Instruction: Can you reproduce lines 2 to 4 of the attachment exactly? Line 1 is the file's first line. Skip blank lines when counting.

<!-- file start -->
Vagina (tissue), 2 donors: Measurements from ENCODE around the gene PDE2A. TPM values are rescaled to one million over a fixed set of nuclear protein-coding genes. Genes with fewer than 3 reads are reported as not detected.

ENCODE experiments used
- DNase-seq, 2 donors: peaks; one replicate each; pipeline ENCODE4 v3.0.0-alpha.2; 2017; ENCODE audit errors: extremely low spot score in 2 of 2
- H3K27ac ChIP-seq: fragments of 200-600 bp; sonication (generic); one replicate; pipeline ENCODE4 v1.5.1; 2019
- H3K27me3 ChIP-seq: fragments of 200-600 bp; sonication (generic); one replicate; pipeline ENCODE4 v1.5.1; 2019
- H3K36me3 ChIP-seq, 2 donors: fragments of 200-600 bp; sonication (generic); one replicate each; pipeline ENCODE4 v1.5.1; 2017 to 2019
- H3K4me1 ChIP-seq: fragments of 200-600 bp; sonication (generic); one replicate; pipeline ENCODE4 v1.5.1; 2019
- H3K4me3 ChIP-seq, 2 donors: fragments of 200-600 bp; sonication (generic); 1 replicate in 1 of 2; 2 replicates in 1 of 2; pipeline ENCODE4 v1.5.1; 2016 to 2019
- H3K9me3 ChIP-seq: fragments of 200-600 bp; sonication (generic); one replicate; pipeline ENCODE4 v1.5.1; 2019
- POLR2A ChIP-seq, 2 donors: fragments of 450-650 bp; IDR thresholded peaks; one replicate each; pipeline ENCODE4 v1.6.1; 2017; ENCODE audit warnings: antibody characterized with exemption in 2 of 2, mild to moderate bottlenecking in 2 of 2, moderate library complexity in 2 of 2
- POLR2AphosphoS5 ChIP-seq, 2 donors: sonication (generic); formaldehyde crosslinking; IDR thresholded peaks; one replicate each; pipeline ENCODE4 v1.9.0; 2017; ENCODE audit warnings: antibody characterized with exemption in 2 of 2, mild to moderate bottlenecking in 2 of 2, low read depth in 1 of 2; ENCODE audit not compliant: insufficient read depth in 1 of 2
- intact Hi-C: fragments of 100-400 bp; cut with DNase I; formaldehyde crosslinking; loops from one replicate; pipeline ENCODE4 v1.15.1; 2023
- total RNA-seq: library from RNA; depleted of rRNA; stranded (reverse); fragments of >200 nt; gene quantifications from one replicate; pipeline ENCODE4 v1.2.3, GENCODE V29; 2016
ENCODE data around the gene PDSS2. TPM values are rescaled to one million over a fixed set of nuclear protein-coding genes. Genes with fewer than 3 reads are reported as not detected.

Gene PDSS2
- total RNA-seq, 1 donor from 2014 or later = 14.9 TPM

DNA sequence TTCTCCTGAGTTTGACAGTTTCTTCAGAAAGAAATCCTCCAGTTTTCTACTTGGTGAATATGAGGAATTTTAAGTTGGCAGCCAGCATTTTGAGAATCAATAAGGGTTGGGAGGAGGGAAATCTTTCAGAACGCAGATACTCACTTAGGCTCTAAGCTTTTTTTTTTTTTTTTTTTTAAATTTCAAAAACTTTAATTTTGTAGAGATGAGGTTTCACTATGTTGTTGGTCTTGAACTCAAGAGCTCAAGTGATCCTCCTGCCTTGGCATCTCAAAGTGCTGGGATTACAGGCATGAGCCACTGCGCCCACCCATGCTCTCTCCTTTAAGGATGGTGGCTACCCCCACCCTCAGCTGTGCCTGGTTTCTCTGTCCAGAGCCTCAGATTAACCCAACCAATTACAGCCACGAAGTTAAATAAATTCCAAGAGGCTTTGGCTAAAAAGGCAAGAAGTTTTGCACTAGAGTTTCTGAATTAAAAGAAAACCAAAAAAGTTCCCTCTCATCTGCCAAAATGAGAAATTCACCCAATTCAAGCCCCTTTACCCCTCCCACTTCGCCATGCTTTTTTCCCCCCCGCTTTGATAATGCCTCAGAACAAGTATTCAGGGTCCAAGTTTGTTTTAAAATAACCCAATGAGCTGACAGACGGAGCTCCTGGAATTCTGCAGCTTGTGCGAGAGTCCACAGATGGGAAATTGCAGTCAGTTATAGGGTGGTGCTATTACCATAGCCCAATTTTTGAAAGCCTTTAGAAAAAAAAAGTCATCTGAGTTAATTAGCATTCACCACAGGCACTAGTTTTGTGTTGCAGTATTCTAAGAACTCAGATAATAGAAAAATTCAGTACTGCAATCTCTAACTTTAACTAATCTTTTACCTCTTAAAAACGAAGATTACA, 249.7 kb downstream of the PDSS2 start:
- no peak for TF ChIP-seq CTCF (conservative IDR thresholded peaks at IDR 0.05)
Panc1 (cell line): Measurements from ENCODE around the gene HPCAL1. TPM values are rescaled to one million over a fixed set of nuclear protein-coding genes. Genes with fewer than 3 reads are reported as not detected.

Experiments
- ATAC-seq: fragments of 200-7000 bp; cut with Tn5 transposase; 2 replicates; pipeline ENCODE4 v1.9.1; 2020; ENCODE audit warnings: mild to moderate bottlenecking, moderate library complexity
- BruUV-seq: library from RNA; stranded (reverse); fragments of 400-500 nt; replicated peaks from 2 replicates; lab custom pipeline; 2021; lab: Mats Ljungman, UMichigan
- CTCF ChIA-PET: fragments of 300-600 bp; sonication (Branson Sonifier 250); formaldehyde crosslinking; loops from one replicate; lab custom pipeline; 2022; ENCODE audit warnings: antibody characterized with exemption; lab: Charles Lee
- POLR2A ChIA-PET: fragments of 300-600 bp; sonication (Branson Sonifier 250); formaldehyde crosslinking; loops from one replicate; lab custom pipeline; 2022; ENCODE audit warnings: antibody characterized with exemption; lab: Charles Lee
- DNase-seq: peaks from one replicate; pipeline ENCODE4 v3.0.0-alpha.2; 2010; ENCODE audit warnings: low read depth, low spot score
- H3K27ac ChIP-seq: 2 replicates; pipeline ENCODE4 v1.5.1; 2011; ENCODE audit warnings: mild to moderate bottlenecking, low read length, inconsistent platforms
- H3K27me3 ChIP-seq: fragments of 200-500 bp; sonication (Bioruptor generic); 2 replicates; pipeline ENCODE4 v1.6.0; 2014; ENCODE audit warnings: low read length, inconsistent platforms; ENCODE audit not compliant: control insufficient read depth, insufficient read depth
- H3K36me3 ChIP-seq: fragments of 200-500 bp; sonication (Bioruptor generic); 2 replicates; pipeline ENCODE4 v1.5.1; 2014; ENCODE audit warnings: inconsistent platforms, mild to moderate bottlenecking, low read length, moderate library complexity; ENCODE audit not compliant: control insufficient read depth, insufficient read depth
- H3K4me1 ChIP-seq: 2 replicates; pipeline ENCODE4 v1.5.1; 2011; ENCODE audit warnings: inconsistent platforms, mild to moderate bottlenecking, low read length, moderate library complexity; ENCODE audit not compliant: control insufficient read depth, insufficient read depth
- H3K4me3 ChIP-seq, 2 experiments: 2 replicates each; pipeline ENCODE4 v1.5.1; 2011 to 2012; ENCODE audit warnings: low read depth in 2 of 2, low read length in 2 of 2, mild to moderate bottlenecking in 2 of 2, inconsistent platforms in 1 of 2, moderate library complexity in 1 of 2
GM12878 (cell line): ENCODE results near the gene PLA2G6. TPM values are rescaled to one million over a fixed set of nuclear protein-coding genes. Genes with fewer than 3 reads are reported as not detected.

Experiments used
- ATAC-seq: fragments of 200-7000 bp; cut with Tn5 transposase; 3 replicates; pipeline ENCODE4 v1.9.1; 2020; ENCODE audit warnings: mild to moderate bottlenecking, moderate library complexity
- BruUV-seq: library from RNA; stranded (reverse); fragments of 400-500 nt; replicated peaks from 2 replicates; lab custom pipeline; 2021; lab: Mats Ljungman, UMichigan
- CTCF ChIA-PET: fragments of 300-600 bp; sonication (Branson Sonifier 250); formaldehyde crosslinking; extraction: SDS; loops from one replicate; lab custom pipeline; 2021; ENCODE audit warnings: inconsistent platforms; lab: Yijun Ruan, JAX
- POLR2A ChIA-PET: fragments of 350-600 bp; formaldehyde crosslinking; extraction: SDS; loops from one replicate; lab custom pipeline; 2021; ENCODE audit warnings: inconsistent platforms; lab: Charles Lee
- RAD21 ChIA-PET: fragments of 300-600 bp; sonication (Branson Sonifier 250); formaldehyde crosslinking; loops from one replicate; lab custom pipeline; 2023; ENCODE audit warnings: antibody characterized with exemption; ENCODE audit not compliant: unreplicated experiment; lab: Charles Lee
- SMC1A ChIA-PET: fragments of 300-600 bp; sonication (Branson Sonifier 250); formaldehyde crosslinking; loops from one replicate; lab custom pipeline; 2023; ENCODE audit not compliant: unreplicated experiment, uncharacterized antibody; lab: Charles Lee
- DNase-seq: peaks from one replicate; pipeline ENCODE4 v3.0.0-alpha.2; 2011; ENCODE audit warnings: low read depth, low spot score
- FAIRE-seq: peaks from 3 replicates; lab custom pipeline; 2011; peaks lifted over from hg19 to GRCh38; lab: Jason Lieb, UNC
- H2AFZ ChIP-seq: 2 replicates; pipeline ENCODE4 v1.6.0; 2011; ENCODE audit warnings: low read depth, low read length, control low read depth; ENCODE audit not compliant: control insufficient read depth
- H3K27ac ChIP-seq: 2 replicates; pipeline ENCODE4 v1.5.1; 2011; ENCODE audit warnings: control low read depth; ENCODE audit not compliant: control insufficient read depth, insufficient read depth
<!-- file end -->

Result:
ENCODE experiments used
- DNase-seq, 2 donors: peaks; one replicate each; pipeline ENCODE4 v3.0.0-alpha.2; 2017; ENCODE audit errors: extremely low spot score in 2 of 2
- H3K27ac ChIP-seq: fragments of 200-600 bp; sonication (generic); one replicate; pipeline ENCODE4 v1.5.1; 2019